Drama of Atheist Humanism
De Lubac traces the origin of 19th century attempts to construct a humanism apart from God, the sources of contemporary atheism which purports to have "moved beyond God." The three persons he focuses on are Feuerbach, who greatly influenced Marx; Nietzsche, who represents nihilism; and Comte, who is the father of all forms of positivism. He then shows that the only one who really responded to this ideology was Dostoevsky, a kind of prophet who criticizes in his novels this attempt to have a society without God. Despite their historical and scholarly appearance, de Lubac's work clearly refers to the present. As he investigates the sources of modern atheism, particularly in its claim to have definitely moved beyond the idea of God, he is thinking of an ideology prevalent today in East and West which regards the Christian faith as a completely outdated.

Related

History and Spirit: The Understanding of Scripture According to Origen
Origen (185-ca. 254), one of the most prolific and influential of the early Church Fathers, is best known to us for his Scripture exegesis. Henri de Lubac’s History and Spirit is a landmark study of Origen’s understanding of Scripture and his exegetical methods. In exploring Origen’s efforts to interpret the four different senses of Scripture, de Lubac leads the reader through an immense and varied work to its center: Christ the Word.

As Hans Urs von Balthasar said in discussing this seminal work: “The theory of the senses of Scripture is not a curiosity of the history of theology but an instrument for seeking out the most profound articulations of salvation history...” (From the book The Theology of Henri de Lubac.)

What the reader finds on this journey is not only, then, a fascinating view of the mind and spirit of an important Father of the Church, but an essential key to a more profound understanding of the way in which Christ speaks to us through Scripture.

Letters of Etienne Gilson to Henri De Lubac
Ignatius Press (April 1998)
Medieval Exegesis Vol 1 (Ressourcement: Retrieval & Renewal in Catholic Thought)
Henri de Lubac's four-volume study of medieval exegesis and theology is one of the most significant works in modern biblical studies. Now available for the first time in English, this volume stands on its own as an introduction and overview of the subject. It will be an essential addition to the libraries of all those studying in any field of biblical interpretation.

Reviews

Medieval Exegesis, vol. 2: The Four Senses of Scripture (Retrieval & Renewal Ressourcement in Catholic Thought)
Originally published in French as Exégèse médiévale, Henri de Lubac’s multivolume study of medieval exegesis and theology has remained one of the most significant works of modern biblical studies. Available now for the first time in English, this long-sought-after volume is an essential addition to the library of those whose study leads them into the difficult field of biblical interpretation.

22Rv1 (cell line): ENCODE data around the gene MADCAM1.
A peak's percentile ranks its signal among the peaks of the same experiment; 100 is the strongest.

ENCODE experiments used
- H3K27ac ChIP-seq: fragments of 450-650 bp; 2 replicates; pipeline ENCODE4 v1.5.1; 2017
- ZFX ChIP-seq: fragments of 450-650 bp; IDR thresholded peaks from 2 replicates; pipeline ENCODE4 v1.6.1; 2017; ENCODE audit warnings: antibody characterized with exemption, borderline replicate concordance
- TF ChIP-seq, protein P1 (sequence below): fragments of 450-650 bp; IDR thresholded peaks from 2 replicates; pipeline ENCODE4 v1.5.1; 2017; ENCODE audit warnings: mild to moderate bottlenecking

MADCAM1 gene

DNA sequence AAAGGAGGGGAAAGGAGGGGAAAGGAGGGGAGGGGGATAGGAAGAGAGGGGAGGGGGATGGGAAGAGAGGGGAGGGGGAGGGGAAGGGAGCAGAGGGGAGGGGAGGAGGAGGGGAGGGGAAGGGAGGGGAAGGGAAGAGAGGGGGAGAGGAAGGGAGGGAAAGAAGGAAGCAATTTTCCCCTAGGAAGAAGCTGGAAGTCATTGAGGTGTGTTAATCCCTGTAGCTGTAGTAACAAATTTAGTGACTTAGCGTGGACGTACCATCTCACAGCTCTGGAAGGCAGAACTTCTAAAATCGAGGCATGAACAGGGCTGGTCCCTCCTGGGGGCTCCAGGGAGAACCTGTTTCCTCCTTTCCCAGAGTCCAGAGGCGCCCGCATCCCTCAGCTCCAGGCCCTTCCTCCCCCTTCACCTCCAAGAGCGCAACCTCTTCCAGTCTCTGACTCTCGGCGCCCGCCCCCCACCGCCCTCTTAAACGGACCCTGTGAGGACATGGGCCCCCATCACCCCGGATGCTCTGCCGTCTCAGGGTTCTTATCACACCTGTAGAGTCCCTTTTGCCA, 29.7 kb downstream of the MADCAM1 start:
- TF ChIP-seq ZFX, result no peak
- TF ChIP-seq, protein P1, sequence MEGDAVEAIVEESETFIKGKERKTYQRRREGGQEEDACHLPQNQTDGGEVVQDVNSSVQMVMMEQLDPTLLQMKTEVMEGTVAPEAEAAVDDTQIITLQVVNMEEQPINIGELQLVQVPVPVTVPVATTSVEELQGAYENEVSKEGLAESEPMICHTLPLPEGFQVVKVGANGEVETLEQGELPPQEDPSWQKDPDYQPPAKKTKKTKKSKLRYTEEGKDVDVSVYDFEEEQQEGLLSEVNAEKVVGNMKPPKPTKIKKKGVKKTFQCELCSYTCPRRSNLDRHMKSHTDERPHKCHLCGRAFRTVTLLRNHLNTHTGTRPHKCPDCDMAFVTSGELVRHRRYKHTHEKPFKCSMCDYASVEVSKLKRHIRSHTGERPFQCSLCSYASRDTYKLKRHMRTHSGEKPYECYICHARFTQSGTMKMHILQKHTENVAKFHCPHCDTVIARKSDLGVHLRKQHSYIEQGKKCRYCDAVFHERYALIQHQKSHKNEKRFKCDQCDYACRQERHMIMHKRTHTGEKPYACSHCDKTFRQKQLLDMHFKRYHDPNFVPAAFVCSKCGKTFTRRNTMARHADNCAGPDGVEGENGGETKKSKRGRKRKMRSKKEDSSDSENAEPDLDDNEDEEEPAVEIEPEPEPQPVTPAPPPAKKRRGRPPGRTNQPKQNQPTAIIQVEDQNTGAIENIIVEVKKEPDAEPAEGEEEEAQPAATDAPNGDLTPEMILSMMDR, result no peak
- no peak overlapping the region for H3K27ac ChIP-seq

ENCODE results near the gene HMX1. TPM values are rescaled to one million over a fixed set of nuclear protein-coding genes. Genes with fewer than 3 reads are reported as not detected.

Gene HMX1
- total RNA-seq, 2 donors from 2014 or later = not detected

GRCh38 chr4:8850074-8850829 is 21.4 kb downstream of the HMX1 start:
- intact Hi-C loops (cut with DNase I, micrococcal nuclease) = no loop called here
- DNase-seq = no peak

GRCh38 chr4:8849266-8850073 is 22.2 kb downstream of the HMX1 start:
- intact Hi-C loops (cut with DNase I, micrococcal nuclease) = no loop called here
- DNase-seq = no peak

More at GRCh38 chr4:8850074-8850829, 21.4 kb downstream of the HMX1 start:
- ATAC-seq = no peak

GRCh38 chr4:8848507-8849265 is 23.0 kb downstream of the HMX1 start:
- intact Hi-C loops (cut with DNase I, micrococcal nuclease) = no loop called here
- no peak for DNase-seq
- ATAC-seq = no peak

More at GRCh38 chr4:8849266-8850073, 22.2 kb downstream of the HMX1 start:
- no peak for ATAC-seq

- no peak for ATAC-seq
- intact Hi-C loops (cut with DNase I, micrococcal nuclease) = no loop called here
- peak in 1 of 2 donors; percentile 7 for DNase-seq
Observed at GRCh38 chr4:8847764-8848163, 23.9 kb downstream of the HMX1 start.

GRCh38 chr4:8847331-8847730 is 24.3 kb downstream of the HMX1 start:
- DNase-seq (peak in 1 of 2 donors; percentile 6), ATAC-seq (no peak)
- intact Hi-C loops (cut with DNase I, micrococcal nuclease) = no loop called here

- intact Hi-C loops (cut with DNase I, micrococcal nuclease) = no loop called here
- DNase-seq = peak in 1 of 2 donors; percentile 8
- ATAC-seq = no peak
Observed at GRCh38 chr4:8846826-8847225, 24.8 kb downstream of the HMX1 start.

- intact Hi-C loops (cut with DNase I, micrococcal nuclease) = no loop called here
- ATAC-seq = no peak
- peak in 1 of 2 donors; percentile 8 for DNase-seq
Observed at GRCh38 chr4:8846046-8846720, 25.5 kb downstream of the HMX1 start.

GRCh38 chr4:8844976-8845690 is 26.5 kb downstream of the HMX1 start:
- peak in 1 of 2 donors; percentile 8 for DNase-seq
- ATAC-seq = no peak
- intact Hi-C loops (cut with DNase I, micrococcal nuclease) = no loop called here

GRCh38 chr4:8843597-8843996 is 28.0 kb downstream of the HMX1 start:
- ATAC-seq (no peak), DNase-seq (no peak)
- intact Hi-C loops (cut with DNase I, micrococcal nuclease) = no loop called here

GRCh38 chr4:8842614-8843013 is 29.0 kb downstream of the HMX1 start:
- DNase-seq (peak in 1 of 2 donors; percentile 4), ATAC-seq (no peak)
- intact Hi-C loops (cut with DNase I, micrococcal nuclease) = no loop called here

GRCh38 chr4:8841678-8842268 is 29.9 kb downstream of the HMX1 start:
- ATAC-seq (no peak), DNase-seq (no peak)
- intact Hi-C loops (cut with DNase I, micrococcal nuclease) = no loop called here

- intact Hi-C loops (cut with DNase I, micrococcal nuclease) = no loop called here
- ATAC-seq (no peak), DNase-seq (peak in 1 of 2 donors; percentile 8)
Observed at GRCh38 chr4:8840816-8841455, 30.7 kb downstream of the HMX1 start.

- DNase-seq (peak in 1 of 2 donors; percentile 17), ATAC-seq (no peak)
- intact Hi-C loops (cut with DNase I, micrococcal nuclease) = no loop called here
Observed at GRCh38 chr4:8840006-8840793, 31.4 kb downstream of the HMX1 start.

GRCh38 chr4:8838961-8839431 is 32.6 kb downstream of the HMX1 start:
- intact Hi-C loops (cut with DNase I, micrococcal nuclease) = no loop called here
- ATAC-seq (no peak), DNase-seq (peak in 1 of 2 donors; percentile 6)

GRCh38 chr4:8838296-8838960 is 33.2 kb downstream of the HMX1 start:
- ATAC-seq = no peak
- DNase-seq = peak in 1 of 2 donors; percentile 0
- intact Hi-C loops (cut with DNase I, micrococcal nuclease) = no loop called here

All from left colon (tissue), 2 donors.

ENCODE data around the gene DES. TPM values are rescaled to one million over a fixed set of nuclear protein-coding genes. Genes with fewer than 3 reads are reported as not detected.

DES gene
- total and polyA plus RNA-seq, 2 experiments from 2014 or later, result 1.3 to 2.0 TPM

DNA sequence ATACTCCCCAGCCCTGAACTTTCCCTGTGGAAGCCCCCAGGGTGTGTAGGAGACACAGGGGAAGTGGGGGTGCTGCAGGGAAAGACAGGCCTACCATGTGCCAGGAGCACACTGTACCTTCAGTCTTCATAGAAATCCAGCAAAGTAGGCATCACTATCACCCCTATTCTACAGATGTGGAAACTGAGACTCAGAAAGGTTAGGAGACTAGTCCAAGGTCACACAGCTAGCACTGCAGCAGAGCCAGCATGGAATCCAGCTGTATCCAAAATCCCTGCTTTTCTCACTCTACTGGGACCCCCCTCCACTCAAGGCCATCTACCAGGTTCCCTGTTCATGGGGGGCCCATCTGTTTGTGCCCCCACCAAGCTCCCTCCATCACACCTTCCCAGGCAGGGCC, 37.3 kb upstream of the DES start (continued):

The first volume in de Lubac’s multivolume work begins his comprehensive historical and literary study of the way Scripture was interpreted by the church of the Latin Middle Ages.

Examining the prominent commentators of the Middle Ages and their texts, de Lubac discusses the medieval approach to biblical interpretation that sought “the four senses” of Scripture, especially the dominant practice of attempting to uncover Scripture’s allegorical meaning. Though Bible interpreters from the Enlightenment era on have criticized such allegorizing as part of the “naivete of the Middle Ages,” de Lubac insists that a full understanding of this ancient Christian exegesis provides important insights for us today.

Medieval Exegesis, vol. 3: The Four Senses of Scripture (Retrieval & Renewal Ressourcement in Catholic Thought)
For many years biblical scholars were convinced that the Middle Ages was marked by a so-called pre-critical understanding of the Bible, with only a handful of isolated exceptions — like Andrew of St. Victor — popping up as precursors of the historical-critical method. Here, however, Henri de Lubac draws on extensive documentation to demonstrate that even among the Victorines traditional exegesis involving an interplay between the literal and spiritual senses of Scripture is a constant throughout medieval exegesis. The one exception — a radically important one, de Lubac readily admits — was Joachim of Flora, whose doctrine is considered in the final chapter of this volume.

This third English volume of de Lubac's monumental Medieval Exegesis covers volume 2, part 1 of his French volume and includes both the original Latin notes and an English version of the sources.

More Paradoxes
Following up his first book, Paradoxes of Faith, containing wonderful, short reflections on themes of Christianity and the spiritual life, this second book presents more thought-provoking gems that once again illustrate the magnificent language, clarity, spiritual understanding and shrewd discernment of the great theologian and spiritual writer Henri de Lubac, S.J.